An example of this disharmony and Austria-Hungary’s independent position was the discussion of overall war aims, including various plans for a form of Mitteleuropa as well as the difficult issue of Poland. Mitteleuropa meant different things to different people. For some Catholic intellectuals the traditions of the old Holy Roman Empire provided a counternarrative to the prevailing Prussian, Protestant interpretation of German history. From another perspective, some liberals—such as Friedrich Naumann—advocated an economic union under overall German leadership as a desirable outcome of the war. Austro-German nationalists and liberals such as Heinrich Friedjung and Josef Maria Baernreither welcomed such plans since they were predicated on German dominance in the Habsburg Monarchy and could lead to expansion into the Balkans. Ultimately, however, both the Catholic perspective and the dreams of an economic, German-dominated Mitteleuropa, were limited and constrained by the overriding interests and assumptions of the present German nation-state. For example, despite the emergence of Catholic voices, the cults of Luther and Bismarck continued and even strengthened. Vermeiren writes that in official discussions about a form of Mitteleuropa there was a “primacy of state interests over ethno-national solidarity with Germandom abroad” (p. 182). The issue of Poland illustrates the difficulties between the allies, the many changing possibilities, and the persistence of German state thinking. Different plans for the former Congress Poland (the Russian partition) included incorporation in the Habsburg Monarchy or a protectorate (possibly a buffer state) under German control or, even, a return to Russia. Once again, larger geopolitical concerns and Germany’s state interests trumped any arguments based on ethnic or völkisch reasoning.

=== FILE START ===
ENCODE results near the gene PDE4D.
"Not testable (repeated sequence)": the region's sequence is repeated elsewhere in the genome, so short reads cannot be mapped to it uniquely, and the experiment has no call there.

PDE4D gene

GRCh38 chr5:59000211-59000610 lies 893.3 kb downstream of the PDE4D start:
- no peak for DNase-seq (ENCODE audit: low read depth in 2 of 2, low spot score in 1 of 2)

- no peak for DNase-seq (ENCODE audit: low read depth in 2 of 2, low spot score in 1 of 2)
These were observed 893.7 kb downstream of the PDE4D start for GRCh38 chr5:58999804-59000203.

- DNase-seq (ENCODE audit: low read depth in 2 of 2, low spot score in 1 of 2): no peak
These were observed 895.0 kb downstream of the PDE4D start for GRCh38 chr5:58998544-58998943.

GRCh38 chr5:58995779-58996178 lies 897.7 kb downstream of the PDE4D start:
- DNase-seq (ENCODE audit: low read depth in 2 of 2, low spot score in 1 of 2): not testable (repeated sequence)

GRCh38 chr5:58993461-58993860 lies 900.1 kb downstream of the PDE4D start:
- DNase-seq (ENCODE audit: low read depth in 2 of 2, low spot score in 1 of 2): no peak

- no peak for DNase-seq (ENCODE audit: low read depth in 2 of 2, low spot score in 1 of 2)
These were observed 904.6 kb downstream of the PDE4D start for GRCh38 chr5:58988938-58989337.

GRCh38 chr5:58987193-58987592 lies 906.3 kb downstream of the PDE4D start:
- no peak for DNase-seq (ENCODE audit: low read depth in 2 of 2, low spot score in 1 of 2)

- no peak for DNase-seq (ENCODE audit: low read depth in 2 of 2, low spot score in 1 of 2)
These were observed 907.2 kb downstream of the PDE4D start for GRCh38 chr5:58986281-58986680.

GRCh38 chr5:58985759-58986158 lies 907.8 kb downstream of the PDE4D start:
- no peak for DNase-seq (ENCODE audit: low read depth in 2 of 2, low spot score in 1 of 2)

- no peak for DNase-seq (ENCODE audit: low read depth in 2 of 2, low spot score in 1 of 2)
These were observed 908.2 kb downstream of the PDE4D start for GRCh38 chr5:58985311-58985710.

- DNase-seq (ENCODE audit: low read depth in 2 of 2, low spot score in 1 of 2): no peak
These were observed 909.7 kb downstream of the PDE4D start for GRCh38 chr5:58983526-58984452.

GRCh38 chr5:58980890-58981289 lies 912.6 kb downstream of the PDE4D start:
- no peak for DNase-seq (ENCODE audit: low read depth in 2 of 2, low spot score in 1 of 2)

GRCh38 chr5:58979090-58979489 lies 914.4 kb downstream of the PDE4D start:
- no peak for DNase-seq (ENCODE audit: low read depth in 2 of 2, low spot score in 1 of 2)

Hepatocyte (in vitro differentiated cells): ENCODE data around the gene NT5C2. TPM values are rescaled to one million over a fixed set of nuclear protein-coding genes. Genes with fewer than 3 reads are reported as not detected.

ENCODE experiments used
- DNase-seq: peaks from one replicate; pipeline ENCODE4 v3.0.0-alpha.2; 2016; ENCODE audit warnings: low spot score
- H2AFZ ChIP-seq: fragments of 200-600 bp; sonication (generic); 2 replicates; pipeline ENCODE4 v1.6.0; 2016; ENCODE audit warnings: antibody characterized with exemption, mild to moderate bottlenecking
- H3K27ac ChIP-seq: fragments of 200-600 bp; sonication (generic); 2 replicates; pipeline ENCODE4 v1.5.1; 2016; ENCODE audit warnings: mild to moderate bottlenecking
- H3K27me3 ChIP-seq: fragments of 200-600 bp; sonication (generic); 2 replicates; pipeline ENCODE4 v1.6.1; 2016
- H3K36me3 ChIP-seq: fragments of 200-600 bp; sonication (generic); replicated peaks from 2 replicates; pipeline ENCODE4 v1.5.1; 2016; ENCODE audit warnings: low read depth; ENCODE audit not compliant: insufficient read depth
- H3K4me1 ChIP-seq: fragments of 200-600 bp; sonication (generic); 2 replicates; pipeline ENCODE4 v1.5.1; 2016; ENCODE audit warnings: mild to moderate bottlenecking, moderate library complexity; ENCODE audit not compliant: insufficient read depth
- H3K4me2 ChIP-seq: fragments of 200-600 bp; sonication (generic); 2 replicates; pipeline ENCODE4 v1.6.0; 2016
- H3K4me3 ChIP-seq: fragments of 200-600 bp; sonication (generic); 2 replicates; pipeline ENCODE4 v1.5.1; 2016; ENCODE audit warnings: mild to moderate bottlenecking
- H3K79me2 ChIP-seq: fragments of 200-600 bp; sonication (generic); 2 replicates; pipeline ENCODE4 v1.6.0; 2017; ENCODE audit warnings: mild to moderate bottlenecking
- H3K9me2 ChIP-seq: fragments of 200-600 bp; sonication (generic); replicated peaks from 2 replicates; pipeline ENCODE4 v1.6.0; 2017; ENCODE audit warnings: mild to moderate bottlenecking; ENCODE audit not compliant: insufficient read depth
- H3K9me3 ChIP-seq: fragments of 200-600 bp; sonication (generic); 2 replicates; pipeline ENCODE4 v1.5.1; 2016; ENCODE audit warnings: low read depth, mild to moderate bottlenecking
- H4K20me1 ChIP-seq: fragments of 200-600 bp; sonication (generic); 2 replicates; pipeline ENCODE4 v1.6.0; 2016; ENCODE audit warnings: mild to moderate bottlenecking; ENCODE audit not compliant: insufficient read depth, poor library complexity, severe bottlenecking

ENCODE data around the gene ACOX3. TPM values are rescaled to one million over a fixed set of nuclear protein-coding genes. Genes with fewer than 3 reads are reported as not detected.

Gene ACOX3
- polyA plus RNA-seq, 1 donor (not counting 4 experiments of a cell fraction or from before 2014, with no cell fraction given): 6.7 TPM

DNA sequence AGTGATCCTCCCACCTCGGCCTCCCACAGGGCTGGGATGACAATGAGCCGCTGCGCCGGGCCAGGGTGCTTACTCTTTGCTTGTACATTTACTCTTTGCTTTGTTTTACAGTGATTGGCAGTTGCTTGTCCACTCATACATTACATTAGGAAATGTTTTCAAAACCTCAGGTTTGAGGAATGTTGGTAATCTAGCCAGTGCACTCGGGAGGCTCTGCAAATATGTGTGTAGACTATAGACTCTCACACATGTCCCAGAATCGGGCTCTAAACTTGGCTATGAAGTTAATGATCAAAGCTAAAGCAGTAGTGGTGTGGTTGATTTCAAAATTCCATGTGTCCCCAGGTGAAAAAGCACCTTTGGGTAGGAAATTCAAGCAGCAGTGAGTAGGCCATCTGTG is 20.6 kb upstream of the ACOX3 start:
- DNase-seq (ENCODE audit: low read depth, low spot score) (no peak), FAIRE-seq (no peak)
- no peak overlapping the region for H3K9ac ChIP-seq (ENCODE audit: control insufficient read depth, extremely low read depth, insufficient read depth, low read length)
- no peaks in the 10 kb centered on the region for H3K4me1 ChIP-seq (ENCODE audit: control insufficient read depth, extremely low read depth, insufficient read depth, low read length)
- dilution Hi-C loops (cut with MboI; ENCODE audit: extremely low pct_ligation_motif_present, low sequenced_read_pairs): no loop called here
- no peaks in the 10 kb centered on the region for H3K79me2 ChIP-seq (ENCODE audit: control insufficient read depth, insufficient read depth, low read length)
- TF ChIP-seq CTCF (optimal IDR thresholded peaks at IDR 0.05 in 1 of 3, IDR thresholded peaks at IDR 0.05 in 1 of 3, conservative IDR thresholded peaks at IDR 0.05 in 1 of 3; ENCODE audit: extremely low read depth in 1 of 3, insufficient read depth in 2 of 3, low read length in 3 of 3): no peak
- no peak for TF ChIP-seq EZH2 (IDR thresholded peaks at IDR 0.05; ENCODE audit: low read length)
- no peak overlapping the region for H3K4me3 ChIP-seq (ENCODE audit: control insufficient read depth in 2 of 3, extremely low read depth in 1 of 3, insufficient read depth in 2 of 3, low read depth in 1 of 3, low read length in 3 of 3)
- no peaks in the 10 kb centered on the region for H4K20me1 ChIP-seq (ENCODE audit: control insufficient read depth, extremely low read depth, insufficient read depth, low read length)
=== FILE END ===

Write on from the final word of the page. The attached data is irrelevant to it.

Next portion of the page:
Amidst the impressive scholarship and detailed exposition, there are a few minor cavils. The book is structured thematically (and only roughly chronologically), which sometimes makes it difficult to link the changing viewpoints with the changing fortunes in war. While Vermeiren’s overall arguments are well made, each section could have had longer and stronger conclusions, tying in the different elements of the book. For example, the balance between a certain conception of the wider German Volk and the specific interests of the Bismarckian state and its institutions could have been conceptualized and traced in a clearer manner. Perhaps Vermeiren could also have postulated on the link, if any, between underlying attitudes and official decision-making.
Overall, Vermeiren’s work is an important corrective to works of intellectual and cultural history which foreground pan-German perspectives. It is rather paradoxical that in a work heavily based on discourse and perceptions, it is the strand of pragmatic, power-political, nation-state interest which repeatedly emerged as decisive, at least until 1918.
. For example, Jonathan Gumz, The Resurrection and Collapse of Habsburg Serbia, 1914-1918 (Cambridge: Cambridge University Press, 2009); Christopher Clark, The Sleepwalkers: How Europe Went to War in 1914 (London: Penguin, 2013); Geoffrey Wawro, A Mad Catastrophe: The Outbreak of WWI and the Collapse of the Habsburg Empire (New York: Basic Books, 2014); and Alexander Watson, Ring of Steel: Germany and Austria-Hungary at War, 1914-1918 (London: Penguin, 2015).
. This accords with my work on the Transylvanian Saxon community (part of Hungary until 1918) and Imperial Germany. Jonathan Kwan, “Transylvanian Saxon Politics, Hungarian State Building and the Case of the Allgemeiner Deutscher Schulverein (1881-1882),” English Historical Review 127 (2012): 592-624, and “Transylvanian Saxon Politics and Imperial Germany, 1871-1876,” forthcoming in the Historical Journal.
. Winson Chu also emphasizes the importance of German state-centered thinking, even in the interwar period. Winson Chu, The German Minority in Interwar Poland (Cambridge: Cambridge University Press, 2012).
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Jonathan Kwan. Review of Vermeiren, Jan, The First World War and German National Identity: The Dual Alliance at War.